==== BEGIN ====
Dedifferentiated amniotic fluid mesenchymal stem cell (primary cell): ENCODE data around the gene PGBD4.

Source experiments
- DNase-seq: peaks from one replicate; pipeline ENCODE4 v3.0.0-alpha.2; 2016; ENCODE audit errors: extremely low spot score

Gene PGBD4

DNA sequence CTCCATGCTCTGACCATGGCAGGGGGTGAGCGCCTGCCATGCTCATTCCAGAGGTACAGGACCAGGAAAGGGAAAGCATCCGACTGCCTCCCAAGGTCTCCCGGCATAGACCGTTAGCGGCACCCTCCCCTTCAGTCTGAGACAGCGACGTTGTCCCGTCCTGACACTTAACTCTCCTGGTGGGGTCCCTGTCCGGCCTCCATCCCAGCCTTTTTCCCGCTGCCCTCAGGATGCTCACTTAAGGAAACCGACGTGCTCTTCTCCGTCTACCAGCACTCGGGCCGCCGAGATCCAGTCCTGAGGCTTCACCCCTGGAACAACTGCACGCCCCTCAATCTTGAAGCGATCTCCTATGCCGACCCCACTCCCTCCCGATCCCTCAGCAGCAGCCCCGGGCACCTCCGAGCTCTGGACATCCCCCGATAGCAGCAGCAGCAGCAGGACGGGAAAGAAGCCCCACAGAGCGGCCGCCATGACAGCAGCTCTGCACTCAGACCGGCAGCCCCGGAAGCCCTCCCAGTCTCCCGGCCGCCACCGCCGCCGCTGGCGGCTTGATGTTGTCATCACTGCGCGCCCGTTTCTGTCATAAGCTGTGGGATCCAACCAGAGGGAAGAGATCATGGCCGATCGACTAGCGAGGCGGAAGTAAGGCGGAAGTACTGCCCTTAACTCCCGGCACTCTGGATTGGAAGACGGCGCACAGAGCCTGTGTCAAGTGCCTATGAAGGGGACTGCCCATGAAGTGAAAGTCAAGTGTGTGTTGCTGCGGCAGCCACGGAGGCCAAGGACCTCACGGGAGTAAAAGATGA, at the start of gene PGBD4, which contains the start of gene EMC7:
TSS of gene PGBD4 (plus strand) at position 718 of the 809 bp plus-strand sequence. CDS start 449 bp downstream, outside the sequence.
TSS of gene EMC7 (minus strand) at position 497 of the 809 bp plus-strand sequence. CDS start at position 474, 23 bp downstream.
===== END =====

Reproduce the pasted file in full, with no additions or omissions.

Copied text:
Dedifferentiated amniotic fluid mesenchymal stem cell (primary cell): ENCODE data around the gene PGBD4.

Source experiments
- DNase-seq: peaks from one replicate; pipeline ENCODE4 v3.0.0-alpha.2; 2016; ENCODE audit errors: extremely low spot score

Gene PGBD4

DNA sequence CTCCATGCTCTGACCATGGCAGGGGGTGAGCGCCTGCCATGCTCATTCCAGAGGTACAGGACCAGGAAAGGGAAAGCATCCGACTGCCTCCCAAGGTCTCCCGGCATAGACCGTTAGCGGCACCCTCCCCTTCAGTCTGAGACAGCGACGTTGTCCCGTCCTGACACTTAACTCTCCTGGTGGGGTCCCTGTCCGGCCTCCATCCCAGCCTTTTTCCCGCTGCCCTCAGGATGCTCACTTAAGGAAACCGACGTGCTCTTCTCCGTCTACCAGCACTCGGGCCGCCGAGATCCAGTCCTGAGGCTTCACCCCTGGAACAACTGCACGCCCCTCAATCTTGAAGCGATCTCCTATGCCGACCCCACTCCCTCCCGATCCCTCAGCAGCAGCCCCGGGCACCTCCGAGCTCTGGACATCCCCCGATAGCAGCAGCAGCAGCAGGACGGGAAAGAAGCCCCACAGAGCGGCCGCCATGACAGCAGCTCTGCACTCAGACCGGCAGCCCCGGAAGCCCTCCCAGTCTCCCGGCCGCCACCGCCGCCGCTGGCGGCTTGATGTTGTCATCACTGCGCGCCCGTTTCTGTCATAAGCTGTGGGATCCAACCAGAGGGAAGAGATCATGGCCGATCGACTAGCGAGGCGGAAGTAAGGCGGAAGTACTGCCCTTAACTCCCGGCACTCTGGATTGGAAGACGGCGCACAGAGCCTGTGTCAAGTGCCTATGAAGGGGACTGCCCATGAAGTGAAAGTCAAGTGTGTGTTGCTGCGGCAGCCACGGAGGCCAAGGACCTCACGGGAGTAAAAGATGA, at the start of gene PGBD4, which contains the start of gene EMC7:
TSS of gene PGBD4 (plus strand) at position 718 of the 809 bp plus-strand sequence. CDS start 449 bp downstream, outside the sequence.
TSS of gene EMC7 (minus strand) at position 497 of the 809 bp plus-strand sequence. CDS start at position 474, 23 bp downstream.